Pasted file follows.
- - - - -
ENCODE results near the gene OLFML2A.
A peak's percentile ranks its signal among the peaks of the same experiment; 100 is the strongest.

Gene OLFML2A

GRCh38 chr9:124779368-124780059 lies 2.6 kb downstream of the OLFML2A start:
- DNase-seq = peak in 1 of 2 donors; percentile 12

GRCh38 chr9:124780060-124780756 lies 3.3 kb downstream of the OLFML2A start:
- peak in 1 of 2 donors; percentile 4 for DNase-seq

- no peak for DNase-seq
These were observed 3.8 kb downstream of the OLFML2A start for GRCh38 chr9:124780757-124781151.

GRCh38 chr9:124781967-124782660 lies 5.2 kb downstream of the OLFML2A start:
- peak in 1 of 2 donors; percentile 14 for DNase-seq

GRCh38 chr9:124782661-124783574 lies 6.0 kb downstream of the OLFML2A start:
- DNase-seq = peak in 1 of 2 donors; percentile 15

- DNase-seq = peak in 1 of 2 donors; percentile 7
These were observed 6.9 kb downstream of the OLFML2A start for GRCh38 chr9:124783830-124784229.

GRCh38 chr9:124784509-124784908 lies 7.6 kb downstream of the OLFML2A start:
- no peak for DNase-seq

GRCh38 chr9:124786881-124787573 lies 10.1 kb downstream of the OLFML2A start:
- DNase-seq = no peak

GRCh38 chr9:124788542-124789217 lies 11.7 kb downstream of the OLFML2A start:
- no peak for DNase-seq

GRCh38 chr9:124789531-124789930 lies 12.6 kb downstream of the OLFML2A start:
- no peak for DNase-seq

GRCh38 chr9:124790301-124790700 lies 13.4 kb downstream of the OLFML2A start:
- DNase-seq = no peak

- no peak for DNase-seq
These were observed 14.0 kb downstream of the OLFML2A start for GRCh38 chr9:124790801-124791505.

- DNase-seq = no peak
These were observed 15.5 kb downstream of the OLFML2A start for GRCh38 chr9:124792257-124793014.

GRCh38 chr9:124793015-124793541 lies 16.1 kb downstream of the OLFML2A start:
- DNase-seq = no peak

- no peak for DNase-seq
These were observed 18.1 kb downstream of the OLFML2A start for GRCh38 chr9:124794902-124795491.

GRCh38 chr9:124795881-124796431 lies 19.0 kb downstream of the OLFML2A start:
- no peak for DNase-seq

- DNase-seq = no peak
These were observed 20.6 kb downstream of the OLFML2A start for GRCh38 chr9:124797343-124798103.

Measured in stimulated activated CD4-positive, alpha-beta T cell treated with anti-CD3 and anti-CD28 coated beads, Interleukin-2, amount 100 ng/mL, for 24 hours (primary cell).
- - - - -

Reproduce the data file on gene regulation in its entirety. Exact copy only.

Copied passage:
ENCODE results near the gene OLFML2A.
A peak's percentile ranks its signal among the peaks of the same experiment; 100 is the strongest.

Gene OLFML2A

GRCh38 chr9:124779368-124780059 lies 2.6 kb downstream of the OLFML2A start:
- DNase-seq = peak in 1 of 2 donors; percentile 12

GRCh38 chr9:124780060-124780756 lies 3.3 kb downstream of the OLFML2A start:
- peak in 1 of 2 donors; percentile 4 for DNase-seq

- no peak for DNase-seq
These were observed 3.8 kb downstream of the OLFML2A start for GRCh38 chr9:124780757-124781151.

GRCh38 chr9:124781967-124782660 lies 5.2 kb downstream of the OLFML2A start:
- peak in 1 of 2 donors; percentile 14 for DNase-seq

GRCh38 chr9:124782661-124783574 lies 6.0 kb downstream of the OLFML2A start:
- DNase-seq = peak in 1 of 2 donors; percentile 15

- DNase-seq = peak in 1 of 2 donors; percentile 7
These were observed 6.9 kb downstream of the OLFML2A start for GRCh38 chr9:124783830-124784229.

GRCh38 chr9:124784509-124784908 lies 7.6 kb downstream of the OLFML2A start:
- no peak for DNase-seq

GRCh38 chr9:124786881-124787573 lies 10.1 kb downstream of the OLFML2A start:
- DNase-seq = no peak

GRCh38 chr9:124788542-124789217 lies 11.7 kb downstream of the OLFML2A start:
- no peak for DNase-seq

GRCh38 chr9:124789531-124789930 lies 12.6 kb downstream of the OLFML2A start:
- no peak for DNase-seq

GRCh38 chr9:124790301-124790700 lies 13.4 kb downstream of the OLFML2A start:
- DNase-seq = no peak

- no peak for DNase-seq
These were observed 14.0 kb downstream of the OLFML2A start for GRCh38 chr9:124790801-124791505.

- DNase-seq = no peak
These were observed 15.5 kb downstream of the OLFML2A start for GRCh38 chr9:124792257-124793014.

GRCh38 chr9:124793015-124793541 lies 16.1 kb downstream of the OLFML2A start:
- DNase-seq = no peak

- no peak for DNase-seq
These were observed 18.1 kb downstream of the OLFML2A start for GRCh38 chr9:124794902-124795491.

GRCh38 chr9:124795881-124796431 lies 19.0 kb downstream of the OLFML2A start:
- no peak for DNase-seq

- DNase-seq = no peak
These were observed 20.6 kb downstream of the OLFML2A start for GRCh38 chr9:124797343-124798103.

Measured in stimulated activated CD4-positive, alpha-beta T cell treated with anti-CD3 and anti-CD28 coated beads, Interleukin-2, amount 100 ng/mL, for 24 hours (primary cell).